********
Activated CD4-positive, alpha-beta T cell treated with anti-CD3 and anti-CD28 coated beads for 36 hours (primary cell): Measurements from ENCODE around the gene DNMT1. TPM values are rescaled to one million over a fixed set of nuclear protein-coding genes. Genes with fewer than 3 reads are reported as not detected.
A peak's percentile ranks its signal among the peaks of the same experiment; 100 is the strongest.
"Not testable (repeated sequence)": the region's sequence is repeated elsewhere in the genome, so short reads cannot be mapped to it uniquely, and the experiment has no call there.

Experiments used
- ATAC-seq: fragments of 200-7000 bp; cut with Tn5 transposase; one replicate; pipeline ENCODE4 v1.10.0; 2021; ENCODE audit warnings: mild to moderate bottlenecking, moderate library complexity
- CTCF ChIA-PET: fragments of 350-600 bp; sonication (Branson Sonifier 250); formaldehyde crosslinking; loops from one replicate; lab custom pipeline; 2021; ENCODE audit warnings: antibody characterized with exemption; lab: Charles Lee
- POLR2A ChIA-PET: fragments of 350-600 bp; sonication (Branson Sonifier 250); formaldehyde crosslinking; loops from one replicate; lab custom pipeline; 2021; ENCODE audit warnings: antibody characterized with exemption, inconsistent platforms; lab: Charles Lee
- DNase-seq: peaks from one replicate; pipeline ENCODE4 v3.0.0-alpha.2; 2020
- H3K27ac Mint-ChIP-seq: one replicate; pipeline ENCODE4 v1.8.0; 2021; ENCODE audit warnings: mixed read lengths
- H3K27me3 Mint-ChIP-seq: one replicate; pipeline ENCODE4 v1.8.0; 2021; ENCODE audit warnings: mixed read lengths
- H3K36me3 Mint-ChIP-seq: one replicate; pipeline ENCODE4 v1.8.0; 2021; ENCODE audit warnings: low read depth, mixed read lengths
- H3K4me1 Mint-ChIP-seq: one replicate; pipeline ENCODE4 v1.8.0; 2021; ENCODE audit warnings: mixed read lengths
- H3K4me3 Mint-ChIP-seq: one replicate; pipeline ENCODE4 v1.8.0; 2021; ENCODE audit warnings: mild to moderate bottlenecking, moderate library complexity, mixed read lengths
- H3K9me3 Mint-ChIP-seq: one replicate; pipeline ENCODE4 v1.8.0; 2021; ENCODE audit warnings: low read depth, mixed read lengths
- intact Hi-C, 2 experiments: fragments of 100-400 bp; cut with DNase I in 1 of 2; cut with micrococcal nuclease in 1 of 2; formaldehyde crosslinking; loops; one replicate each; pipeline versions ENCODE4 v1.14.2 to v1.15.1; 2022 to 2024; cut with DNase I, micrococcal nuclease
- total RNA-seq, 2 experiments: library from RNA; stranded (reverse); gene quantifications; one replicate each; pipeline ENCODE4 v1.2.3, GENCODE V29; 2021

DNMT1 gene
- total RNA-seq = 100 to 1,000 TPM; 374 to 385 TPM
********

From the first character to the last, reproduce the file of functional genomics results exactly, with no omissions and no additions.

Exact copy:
Activated CD4-positive, alpha-beta T cell treated with anti-CD3 and anti-CD28 coated beads for 36 hours (primary cell): Measurements from ENCODE around the gene DNMT1. TPM values are rescaled to one million over a fixed set of nuclear protein-coding genes. Genes with fewer than 3 reads are reported as not detected.
A peak's percentile ranks its signal among the peaks of the same experiment; 100 is the strongest.
"Not testable (repeated sequence)": the region's sequence is repeated elsewhere in the genome, so short reads cannot be mapped to it uniquely, and the experiment has no call there.

Experiments used
- ATAC-seq: fragments of 200-7000 bp; cut with Tn5 transposase; one replicate; pipeline ENCODE4 v1.10.0; 2021; ENCODE audit warnings: mild to moderate bottlenecking, moderate library complexity
- CTCF ChIA-PET: fragments of 350-600 bp; sonication (Branson Sonifier 250); formaldehyde crosslinking; loops from one replicate; lab custom pipeline; 2021; ENCODE audit warnings: antibody characterized with exemption; lab: Charles Lee
- POLR2A ChIA-PET: fragments of 350-600 bp; sonication (Branson Sonifier 250); formaldehyde crosslinking; loops from one replicate; lab custom pipeline; 2021; ENCODE audit warnings: antibody characterized with exemption, inconsistent platforms; lab: Charles Lee
- DNase-seq: peaks from one replicate; pipeline ENCODE4 v3.0.0-alpha.2; 2020
- H3K27ac Mint-ChIP-seq: one replicate; pipeline ENCODE4 v1.8.0; 2021; ENCODE audit warnings: mixed read lengths
- H3K27me3 Mint-ChIP-seq: one replicate; pipeline ENCODE4 v1.8.0; 2021; ENCODE audit warnings: mixed read lengths
- H3K36me3 Mint-ChIP-seq: one replicate; pipeline ENCODE4 v1.8.0; 2021; ENCODE audit warnings: low read depth, mixed read lengths
- H3K4me1 Mint-ChIP-seq: one replicate; pipeline ENCODE4 v1.8.0; 2021; ENCODE audit warnings: mixed read lengths
- H3K4me3 Mint-ChIP-seq: one replicate; pipeline ENCODE4 v1.8.0; 2021; ENCODE audit warnings: mild to moderate bottlenecking, moderate library complexity, mixed read lengths
- H3K9me3 Mint-ChIP-seq: one replicate; pipeline ENCODE4 v1.8.0; 2021; ENCODE audit warnings: low read depth, mixed read lengths
- intact Hi-C, 2 experiments: fragments of 100-400 bp; cut with DNase I in 1 of 2; cut with micrococcal nuclease in 1 of 2; formaldehyde crosslinking; loops; one replicate each; pipeline versions ENCODE4 v1.14.2 to v1.15.1; 2022 to 2024; cut with DNase I, micrococcal nuclease
- total RNA-seq, 2 experiments: library from RNA; stranded (reverse); gene quantifications; one replicate each; pipeline ENCODE4 v1.2.3, GENCODE V29; 2021

DNMT1 gene
- total RNA-seq = 100 to 1,000 TPM; 374 to 385 TPM